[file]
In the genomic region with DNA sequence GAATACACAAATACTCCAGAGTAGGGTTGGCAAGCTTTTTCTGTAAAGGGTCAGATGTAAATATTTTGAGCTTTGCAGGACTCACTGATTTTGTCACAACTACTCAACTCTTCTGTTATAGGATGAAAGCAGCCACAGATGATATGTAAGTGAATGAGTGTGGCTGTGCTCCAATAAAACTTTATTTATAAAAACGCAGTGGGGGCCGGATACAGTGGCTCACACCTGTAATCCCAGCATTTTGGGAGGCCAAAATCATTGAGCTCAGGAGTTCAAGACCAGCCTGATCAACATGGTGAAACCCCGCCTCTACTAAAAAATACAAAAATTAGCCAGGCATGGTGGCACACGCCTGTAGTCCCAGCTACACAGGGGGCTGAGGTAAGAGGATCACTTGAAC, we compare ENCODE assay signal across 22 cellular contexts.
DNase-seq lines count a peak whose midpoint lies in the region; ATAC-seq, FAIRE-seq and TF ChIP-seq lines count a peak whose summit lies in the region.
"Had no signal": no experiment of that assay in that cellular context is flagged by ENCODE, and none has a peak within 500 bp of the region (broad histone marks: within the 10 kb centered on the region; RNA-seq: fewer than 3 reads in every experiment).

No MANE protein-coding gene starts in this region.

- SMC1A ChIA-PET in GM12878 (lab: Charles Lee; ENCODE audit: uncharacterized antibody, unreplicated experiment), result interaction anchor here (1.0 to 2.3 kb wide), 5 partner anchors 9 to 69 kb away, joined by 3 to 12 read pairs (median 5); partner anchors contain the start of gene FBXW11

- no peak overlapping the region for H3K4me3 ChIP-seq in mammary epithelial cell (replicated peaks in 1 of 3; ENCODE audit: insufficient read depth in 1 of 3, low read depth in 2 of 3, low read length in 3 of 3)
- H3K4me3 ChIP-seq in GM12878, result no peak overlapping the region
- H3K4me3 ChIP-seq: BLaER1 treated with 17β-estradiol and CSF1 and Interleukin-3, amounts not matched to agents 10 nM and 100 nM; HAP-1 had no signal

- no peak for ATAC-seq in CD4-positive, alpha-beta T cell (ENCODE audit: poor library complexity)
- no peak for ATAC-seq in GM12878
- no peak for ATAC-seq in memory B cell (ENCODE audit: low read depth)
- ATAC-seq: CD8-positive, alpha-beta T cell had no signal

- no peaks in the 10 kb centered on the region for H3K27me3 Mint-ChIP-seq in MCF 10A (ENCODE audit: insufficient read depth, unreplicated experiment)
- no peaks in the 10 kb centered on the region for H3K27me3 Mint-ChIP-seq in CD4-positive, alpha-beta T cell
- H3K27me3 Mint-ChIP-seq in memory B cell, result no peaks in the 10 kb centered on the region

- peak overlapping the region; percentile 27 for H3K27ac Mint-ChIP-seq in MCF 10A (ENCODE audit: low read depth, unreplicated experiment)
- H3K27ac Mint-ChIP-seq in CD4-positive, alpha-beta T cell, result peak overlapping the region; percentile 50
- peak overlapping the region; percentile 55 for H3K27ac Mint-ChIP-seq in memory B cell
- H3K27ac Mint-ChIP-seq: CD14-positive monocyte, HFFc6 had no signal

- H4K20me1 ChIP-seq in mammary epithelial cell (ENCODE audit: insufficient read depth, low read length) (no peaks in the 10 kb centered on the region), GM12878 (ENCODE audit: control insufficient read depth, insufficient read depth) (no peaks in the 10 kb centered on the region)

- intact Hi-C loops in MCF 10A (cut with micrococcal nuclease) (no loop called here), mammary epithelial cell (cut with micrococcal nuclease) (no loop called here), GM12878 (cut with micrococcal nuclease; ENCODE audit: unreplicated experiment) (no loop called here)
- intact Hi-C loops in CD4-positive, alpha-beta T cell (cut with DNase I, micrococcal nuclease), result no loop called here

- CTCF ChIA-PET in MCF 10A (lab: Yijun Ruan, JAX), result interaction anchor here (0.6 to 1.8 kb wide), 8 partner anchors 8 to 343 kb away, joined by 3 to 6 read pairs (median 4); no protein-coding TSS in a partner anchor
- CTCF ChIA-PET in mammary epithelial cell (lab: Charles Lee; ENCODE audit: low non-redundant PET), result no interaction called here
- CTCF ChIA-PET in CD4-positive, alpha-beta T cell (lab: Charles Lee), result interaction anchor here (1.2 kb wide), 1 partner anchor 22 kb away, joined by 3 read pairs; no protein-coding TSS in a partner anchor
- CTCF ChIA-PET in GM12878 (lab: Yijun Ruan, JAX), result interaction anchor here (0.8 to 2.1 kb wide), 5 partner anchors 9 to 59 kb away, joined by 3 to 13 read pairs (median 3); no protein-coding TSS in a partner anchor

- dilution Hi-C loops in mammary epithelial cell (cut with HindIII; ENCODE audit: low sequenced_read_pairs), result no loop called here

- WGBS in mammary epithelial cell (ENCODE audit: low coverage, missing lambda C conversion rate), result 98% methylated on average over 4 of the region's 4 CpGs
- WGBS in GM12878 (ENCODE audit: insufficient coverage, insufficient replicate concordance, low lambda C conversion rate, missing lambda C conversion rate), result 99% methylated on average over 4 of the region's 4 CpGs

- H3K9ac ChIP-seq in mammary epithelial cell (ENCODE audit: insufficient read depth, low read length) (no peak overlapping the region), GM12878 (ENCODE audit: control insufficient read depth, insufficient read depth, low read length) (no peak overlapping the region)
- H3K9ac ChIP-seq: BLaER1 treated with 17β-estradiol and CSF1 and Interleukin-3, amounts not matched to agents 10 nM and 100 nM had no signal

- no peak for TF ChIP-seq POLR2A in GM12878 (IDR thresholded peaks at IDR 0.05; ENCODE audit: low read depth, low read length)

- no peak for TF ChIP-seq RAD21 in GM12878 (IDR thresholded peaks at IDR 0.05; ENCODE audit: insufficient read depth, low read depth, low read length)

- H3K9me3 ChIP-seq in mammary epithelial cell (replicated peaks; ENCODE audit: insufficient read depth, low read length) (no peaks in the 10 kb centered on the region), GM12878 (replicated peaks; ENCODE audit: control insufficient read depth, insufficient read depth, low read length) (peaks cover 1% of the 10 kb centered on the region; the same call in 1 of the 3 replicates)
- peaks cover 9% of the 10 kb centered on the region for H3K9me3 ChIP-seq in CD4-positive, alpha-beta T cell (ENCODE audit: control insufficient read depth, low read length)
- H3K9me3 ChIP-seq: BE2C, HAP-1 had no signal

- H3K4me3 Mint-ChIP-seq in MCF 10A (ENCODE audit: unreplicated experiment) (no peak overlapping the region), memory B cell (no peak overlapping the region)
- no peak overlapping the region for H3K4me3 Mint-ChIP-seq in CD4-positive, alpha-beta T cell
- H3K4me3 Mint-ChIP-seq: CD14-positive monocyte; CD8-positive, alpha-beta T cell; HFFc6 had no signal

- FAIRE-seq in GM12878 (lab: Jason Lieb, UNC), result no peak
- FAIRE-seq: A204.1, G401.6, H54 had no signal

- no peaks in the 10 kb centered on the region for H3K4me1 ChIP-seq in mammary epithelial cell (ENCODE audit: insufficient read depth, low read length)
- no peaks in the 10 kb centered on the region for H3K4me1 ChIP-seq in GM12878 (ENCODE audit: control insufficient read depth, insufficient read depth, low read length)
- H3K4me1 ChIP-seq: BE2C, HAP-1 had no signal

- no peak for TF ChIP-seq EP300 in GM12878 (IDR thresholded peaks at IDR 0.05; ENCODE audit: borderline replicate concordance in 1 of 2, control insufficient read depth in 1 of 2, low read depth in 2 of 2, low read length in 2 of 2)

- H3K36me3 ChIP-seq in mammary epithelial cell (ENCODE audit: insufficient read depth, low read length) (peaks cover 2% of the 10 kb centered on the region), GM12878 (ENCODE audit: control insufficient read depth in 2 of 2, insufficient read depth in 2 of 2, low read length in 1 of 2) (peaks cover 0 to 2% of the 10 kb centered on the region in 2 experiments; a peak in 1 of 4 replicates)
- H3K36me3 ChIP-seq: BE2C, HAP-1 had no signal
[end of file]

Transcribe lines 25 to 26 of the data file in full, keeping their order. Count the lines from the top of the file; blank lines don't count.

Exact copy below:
- CTCF ChIA-PET in CD4-positive, alpha-beta T cell (lab: Charles Lee), result interaction anchor here (1.2 kb wide), 1 partner anchor 22 kb away, joined by 3 read pairs; no protein-coding TSS in a partner anchor
- CTCF ChIA-PET in GM12878 (lab: Yijun Ruan, JAX), result interaction anchor here (0.8 to 2.1 kb wide), 5 partner anchors 9 to 59 kb away, joined by 3 to 13 read pairs (median 3); no protein-coding TSS in a partner anchor